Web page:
Up next comes Strange Days, a criminally forgotten, mid-90’s Sci-fi thriller that was written and produced by James Cameron.It’s a great film, a technical marvel and meticulous. The cast is a really interesting mix too. The concept is quite prescient, particularly in a time when VR has become so popular. Ralph Fiennes is an ex cop turned VR dealer, where a new kind of VR allows users to experience the recorded memory and feelings of another person. During the course of the film he uncovers a conspiracy. The film bombed. It got fairly middling reviews critically too, but on reflection and reconsideration it has slowly become a cult classic. The timing of the film, with Fiennes as a leading man, coming off the back of playing the monstrous Amon Goeth in Schindler’s List, meant the film had no viable ‘box office’ power in the cast. Likewise it came during a mid-90’s infatuation with cyberpunk, tech and VR obsessed films (most of which were poor). Strange Days whilst exceptionally well made would kind of get lost as ‘another one’ in a long list which saw audience burn out by around 1997. This is certainly a good one to discover (or rediscover), even if the film never quite lives entirely up to the stunning opening.
The next decade and a bit was a bit of a forgettable period. If a male director needs to do a lot of digging to recover from a big budget bomb, then it’s even worse for a female director. Bigelow made a couple of forgettable films with The Weight of Water (notable for Liz Hurley) and K-19: The Widowmaker (notable for dreadful accents). Another stint in wilderness would follow before Bigelow came back, and came back serious, with a desire to tell psychologically complex stories within prescient and real conflicts. The Hurt Locker, which by Hollywood war standards, is a small, Indie, intimately focused drama was exceptionally gripping. Jeremy Renner would become a star off the back of a gripping and emotional raw performance as the psychologically damaged mine sweeper. The ‘action’ sequences are also breathtaking and crank the tension up to eleven. The film would, quite rightly, earn her the Oscar for best direction (and picture).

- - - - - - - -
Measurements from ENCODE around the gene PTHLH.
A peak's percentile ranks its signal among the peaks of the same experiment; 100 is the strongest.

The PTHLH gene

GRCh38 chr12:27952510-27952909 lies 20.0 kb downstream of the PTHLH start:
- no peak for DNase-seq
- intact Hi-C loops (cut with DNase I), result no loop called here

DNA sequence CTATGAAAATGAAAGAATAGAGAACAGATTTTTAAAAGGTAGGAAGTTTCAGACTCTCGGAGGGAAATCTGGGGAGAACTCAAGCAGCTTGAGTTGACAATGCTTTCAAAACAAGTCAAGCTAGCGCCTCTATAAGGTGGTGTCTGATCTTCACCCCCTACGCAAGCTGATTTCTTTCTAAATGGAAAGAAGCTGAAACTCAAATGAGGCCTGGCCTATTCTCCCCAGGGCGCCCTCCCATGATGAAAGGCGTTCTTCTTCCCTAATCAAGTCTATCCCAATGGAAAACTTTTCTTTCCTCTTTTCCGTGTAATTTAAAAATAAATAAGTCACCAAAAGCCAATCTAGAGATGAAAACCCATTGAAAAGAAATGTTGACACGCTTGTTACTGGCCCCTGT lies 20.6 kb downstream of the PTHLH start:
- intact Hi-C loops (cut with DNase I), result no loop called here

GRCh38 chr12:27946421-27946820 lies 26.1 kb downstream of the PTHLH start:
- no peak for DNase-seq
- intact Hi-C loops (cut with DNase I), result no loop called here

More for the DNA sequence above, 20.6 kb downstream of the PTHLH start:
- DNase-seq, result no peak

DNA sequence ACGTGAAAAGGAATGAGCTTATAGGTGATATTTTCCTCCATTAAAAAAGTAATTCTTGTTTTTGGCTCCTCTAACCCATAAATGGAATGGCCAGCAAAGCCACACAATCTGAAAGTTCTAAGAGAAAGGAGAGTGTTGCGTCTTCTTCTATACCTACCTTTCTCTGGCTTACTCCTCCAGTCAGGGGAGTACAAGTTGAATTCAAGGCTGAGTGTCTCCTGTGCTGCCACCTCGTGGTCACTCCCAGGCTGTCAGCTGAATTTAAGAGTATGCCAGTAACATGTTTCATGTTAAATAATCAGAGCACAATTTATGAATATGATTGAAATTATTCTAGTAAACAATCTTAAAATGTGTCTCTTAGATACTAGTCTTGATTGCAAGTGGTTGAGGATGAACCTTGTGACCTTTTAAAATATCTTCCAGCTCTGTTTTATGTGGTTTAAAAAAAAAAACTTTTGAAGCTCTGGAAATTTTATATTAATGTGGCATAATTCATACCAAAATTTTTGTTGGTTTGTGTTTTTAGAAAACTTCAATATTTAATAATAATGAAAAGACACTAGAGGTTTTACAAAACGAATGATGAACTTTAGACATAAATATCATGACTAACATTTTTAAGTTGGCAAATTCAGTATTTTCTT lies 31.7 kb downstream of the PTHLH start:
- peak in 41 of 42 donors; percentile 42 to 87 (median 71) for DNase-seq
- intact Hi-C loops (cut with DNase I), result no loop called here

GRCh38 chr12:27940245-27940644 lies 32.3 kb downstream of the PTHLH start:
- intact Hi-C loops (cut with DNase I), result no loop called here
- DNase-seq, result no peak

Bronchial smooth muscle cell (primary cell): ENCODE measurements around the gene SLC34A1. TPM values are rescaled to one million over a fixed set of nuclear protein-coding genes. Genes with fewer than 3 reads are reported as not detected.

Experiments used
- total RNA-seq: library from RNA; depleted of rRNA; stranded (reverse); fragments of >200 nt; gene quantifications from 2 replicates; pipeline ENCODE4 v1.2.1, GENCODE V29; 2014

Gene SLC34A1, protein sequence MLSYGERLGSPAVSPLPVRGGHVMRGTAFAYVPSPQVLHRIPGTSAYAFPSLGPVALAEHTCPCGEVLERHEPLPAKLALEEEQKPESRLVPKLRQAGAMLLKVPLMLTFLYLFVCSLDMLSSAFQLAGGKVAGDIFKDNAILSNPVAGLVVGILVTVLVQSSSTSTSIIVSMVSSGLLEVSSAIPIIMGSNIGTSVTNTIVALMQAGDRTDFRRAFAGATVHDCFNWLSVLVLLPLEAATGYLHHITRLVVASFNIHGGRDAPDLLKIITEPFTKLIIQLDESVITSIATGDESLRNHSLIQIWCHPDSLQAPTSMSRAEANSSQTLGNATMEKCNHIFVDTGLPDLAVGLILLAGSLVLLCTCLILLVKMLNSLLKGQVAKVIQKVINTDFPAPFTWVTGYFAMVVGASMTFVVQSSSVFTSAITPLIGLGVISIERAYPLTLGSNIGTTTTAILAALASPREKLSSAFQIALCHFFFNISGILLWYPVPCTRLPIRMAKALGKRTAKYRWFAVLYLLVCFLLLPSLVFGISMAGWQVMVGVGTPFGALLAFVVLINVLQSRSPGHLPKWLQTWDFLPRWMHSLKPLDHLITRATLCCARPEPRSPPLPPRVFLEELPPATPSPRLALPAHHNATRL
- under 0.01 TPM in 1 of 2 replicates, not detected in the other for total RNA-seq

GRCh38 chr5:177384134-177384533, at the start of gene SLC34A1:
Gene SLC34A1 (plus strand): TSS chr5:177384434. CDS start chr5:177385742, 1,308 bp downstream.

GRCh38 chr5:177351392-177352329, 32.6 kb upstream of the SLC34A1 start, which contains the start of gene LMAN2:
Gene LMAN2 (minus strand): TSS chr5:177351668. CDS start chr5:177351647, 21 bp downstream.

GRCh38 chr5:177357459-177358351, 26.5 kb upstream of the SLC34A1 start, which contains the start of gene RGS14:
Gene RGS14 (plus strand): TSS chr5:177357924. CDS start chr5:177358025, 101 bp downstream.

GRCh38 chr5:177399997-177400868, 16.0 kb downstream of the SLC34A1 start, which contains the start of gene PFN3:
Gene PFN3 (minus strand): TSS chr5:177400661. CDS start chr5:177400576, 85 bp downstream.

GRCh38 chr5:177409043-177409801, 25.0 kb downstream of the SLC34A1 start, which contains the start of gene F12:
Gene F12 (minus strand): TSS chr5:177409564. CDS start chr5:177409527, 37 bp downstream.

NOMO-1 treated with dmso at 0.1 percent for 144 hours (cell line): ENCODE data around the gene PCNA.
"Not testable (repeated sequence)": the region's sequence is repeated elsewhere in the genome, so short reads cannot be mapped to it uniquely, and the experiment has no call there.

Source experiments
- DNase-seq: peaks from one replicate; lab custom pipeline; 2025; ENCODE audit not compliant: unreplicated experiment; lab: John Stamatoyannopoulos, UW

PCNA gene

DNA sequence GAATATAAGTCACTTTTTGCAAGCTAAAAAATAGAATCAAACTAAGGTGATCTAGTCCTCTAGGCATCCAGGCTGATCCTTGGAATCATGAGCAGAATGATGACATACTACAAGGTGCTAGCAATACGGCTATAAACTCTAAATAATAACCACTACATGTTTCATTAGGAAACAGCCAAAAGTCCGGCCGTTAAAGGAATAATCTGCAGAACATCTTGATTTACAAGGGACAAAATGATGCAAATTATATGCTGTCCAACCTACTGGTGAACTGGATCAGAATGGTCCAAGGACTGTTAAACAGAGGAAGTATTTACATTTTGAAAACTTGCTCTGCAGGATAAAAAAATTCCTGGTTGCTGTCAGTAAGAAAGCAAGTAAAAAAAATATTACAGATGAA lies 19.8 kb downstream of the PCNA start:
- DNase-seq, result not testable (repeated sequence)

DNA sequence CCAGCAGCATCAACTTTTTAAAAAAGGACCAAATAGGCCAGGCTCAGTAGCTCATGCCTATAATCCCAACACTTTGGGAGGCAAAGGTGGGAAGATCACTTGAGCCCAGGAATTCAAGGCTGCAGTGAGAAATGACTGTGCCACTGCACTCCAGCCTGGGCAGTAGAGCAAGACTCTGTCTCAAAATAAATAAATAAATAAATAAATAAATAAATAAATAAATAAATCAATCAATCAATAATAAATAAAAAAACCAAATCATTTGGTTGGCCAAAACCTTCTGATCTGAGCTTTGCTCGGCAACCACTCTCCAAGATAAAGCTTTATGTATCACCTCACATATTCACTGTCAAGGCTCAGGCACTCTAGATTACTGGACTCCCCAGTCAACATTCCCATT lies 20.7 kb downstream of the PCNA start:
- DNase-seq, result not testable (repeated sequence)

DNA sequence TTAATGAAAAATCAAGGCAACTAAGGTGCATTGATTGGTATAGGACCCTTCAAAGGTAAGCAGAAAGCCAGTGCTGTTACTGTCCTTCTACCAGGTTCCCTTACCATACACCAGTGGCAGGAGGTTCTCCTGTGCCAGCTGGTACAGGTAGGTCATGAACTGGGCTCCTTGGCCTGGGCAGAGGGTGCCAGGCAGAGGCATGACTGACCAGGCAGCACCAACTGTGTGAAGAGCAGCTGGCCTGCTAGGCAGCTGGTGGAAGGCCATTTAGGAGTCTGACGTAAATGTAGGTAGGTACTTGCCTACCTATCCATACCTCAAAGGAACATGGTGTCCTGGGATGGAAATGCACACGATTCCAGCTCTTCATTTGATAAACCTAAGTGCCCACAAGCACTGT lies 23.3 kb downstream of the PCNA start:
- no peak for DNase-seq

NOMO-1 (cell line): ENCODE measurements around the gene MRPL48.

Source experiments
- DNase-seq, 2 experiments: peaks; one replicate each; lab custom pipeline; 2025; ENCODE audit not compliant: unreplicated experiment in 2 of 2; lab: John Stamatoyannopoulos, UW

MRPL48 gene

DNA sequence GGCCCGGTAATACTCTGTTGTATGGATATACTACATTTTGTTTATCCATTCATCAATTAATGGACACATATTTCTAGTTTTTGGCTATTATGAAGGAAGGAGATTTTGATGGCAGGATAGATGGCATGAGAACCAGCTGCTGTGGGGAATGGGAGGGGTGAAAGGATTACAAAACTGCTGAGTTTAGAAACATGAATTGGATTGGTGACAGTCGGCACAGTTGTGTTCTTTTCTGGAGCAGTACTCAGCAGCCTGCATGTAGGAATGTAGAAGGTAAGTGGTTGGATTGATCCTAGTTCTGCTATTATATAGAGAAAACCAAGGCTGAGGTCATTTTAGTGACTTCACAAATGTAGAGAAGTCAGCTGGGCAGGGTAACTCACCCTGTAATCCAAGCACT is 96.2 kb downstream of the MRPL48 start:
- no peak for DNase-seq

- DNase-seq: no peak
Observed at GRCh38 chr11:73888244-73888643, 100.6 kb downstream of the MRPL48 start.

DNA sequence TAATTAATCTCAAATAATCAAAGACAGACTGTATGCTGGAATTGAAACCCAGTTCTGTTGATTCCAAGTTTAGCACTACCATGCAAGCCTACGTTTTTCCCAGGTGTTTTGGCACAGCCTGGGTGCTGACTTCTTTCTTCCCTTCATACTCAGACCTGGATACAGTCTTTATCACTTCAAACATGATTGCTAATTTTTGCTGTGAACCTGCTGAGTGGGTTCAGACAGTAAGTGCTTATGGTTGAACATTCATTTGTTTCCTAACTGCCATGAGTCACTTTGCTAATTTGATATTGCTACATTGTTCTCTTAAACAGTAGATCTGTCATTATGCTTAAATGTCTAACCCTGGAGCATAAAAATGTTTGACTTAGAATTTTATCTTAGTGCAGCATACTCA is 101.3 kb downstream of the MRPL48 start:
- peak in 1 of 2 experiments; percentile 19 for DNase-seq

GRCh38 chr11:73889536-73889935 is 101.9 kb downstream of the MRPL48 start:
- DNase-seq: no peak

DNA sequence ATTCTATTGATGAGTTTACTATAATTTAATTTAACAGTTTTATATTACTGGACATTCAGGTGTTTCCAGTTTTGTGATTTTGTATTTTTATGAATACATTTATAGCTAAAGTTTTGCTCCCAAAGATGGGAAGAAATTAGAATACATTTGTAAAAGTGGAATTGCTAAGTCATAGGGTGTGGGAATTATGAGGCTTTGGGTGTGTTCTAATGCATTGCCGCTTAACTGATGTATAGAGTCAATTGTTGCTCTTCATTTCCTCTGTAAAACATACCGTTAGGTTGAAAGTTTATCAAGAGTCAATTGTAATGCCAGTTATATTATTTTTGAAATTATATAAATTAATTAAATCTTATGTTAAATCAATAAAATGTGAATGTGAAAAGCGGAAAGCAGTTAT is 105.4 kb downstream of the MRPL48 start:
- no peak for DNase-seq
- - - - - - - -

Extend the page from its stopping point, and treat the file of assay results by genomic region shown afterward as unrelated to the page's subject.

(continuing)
This would start a solid, if infrequent run for Bigelow. Zero Dark Thirty was another film laced with critical acclaim, offering a stylised account of the hunt for Osama Bin-Laden. The film earned a best picture nomination. It isn’t a breezy watch by any stretch of the imagination, and of course takes a lot of liberties, but it’s gripping. The same can be said of Bigelow’s last film, Detroit (set during the 1967 Chicago riots). More acclaim with a gripping, exceptionally crafted piece of cinema, that some perhaps found a little too intense. Once again, Bigelow has shifted into telling historical (as well as prescient) and important stories based on real events.
Bigelow’s recent pattern suggests a very definitive step away from B movies, or high concept, but I’d really love to see her lighten things again and go back to those roots again, even for just a temporary break from such intense material. Frankly though, that glorious visual style lends itself so well to genre pictures, and the kind of worlds we saw in Near Dark, or Point Break, or Strange Days. It would be fantastic to see them again from one of the best in the business.
Tom Jolliffe is an award winning screenwriter and passionate cinephile. He has three features due out on DVD/VOD in 2019 and a number of shorts hitting festivals. Find more info at the best personal site you’ll ever see here.